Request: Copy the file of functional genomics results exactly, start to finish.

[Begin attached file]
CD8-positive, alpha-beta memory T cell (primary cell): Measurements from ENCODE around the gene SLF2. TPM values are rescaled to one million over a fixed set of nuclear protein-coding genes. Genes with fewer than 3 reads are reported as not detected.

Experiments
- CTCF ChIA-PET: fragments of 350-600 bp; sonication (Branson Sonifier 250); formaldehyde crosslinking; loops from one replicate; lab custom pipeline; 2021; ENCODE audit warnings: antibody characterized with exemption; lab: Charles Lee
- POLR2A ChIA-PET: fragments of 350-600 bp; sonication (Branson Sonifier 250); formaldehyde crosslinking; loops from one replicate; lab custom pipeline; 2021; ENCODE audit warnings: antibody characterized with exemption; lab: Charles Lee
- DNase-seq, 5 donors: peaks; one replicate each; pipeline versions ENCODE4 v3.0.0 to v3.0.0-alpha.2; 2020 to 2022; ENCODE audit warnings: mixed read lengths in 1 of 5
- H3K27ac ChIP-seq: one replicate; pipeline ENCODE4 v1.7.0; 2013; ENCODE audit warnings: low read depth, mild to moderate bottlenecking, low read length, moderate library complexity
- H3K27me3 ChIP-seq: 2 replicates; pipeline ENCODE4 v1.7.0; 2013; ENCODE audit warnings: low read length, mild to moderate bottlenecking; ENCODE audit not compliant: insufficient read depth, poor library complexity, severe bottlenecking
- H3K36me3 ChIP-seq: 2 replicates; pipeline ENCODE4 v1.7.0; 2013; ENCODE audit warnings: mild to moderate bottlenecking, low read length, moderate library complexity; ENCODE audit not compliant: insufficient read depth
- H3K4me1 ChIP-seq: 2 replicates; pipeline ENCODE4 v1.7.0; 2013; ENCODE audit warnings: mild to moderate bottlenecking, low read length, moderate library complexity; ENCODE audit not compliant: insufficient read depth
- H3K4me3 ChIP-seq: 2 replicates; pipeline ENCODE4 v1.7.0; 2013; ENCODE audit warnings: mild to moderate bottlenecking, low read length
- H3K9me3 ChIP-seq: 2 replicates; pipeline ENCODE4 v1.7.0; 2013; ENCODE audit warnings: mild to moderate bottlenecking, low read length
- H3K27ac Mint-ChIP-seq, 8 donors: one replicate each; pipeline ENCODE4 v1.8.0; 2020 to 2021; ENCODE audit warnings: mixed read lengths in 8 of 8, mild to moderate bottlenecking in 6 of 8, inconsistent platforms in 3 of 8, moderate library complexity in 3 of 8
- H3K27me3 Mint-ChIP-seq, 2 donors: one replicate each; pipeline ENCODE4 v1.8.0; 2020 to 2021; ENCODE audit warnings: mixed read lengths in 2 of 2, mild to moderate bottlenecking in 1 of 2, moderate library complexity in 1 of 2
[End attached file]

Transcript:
CD8-positive, alpha-beta memory T cell (primary cell): Measurements from ENCODE around the gene SLF2. TPM values are rescaled to one million over a fixed set of nuclear protein-coding genes. Genes with fewer than 3 reads are reported as not detected.

Experiments
- CTCF ChIA-PET: fragments of 350-600 bp; sonication (Branson Sonifier 250); formaldehyde crosslinking; loops from one replicate; lab custom pipeline; 2021; ENCODE audit warnings: antibody characterized with exemption; lab: Charles Lee
- POLR2A ChIA-PET: fragments of 350-600 bp; sonication (Branson Sonifier 250); formaldehyde crosslinking; loops from one replicate; lab custom pipeline; 2021; ENCODE audit warnings: antibody characterized with exemption; lab: Charles Lee
- DNase-seq, 5 donors: peaks; one replicate each; pipeline versions ENCODE4 v3.0.0 to v3.0.0-alpha.2; 2020 to 2022; ENCODE audit warnings: mixed read lengths in 1 of 5
- H3K27ac ChIP-seq: one replicate; pipeline ENCODE4 v1.7.0; 2013; ENCODE audit warnings: low read depth, mild to moderate bottlenecking, low read length, moderate library complexity
- H3K27me3 ChIP-seq: 2 replicates; pipeline ENCODE4 v1.7.0; 2013; ENCODE audit warnings: low read length, mild to moderate bottlenecking; ENCODE audit not compliant: insufficient read depth, poor library complexity, severe bottlenecking
- H3K36me3 ChIP-seq: 2 replicates; pipeline ENCODE4 v1.7.0; 2013; ENCODE audit warnings: mild to moderate bottlenecking, low read length, moderate library complexity; ENCODE audit not compliant: insufficient read depth
- H3K4me1 ChIP-seq: 2 replicates; pipeline ENCODE4 v1.7.0; 2013; ENCODE audit warnings: mild to moderate bottlenecking, low read length, moderate library complexity; ENCODE audit not compliant: insufficient read depth
- H3K4me3 ChIP-seq: 2 replicates; pipeline ENCODE4 v1.7.0; 2013; ENCODE audit warnings: mild to moderate bottlenecking, low read length
- H3K9me3 ChIP-seq: 2 replicates; pipeline ENCODE4 v1.7.0; 2013; ENCODE audit warnings: mild to moderate bottlenecking, low read length
- H3K27ac Mint-ChIP-seq, 8 donors: one replicate each; pipeline ENCODE4 v1.8.0; 2020 to 2021; ENCODE audit warnings: mixed read lengths in 8 of 8, mild to moderate bottlenecking in 6 of 8, inconsistent platforms in 3 of 8, moderate library complexity in 3 of 8
- H3K27me3 Mint-ChIP-seq, 2 donors: one replicate each; pipeline ENCODE4 v1.8.0; 2020 to 2021; ENCODE audit warnings: mixed read lengths in 2 of 2, mild to moderate bottlenecking in 1 of 2, moderate library complexity in 1 of 2